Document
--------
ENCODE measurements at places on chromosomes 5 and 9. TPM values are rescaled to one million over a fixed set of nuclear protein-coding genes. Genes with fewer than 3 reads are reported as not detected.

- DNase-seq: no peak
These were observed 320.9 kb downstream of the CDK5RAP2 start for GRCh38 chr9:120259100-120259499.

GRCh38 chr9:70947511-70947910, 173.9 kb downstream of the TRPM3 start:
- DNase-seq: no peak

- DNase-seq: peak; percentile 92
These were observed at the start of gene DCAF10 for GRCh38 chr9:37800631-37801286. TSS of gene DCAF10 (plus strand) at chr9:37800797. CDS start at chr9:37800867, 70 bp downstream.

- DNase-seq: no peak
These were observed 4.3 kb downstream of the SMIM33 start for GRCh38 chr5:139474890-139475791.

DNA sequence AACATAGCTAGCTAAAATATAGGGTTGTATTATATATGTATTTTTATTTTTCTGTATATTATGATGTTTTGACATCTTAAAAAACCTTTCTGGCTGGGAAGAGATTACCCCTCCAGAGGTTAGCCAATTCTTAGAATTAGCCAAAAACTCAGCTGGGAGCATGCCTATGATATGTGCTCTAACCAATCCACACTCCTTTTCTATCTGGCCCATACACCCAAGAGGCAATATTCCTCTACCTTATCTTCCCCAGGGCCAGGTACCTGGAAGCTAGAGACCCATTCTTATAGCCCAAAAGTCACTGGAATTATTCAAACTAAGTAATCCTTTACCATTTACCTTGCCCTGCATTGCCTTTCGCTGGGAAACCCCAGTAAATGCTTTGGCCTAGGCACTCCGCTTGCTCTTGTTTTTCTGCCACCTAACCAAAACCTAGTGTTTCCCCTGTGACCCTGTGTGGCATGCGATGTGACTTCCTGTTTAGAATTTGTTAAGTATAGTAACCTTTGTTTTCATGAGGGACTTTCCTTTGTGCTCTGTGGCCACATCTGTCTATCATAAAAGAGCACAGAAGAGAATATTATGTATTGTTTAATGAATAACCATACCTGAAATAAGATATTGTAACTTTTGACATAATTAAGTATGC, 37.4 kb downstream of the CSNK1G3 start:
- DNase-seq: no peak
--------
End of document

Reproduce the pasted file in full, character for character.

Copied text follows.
ENCODE measurements at places on chromosomes 5 and 9. TPM values are rescaled to one million over a fixed set of nuclear protein-coding genes. Genes with fewer than 3 reads are reported as not detected.

- DNase-seq: no peak
These were observed 320.9 kb downstream of the CDK5RAP2 start for GRCh38 chr9:120259100-120259499.

GRCh38 chr9:70947511-70947910, 173.9 kb downstream of the TRPM3 start:
- DNase-seq: no peak

- DNase-seq: peak; percentile 92
These were observed at the start of gene DCAF10 for GRCh38 chr9:37800631-37801286. TSS of gene DCAF10 (plus strand) at chr9:37800797. CDS start at chr9:37800867, 70 bp downstream.

- DNase-seq: no peak
These were observed 4.3 kb downstream of the SMIM33 start for GRCh38 chr5:139474890-139475791.

DNA sequence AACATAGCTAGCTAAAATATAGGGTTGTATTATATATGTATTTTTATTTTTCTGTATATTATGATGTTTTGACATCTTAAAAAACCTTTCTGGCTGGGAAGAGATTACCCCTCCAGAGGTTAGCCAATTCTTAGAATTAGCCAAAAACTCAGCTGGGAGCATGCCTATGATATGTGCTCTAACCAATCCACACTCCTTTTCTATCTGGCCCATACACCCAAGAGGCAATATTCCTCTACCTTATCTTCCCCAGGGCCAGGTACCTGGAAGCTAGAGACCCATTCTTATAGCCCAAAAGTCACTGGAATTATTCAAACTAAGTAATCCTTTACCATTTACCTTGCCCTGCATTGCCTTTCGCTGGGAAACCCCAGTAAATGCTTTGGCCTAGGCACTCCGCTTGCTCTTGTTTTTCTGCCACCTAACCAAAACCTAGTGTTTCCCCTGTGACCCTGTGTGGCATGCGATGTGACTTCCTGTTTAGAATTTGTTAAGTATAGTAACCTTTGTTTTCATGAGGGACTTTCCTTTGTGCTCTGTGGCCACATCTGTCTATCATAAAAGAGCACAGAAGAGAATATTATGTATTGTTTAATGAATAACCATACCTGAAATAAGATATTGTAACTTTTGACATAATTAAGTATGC, 37.4 kb downstream of the CSNK1G3 start:
- DNase-seq: no peak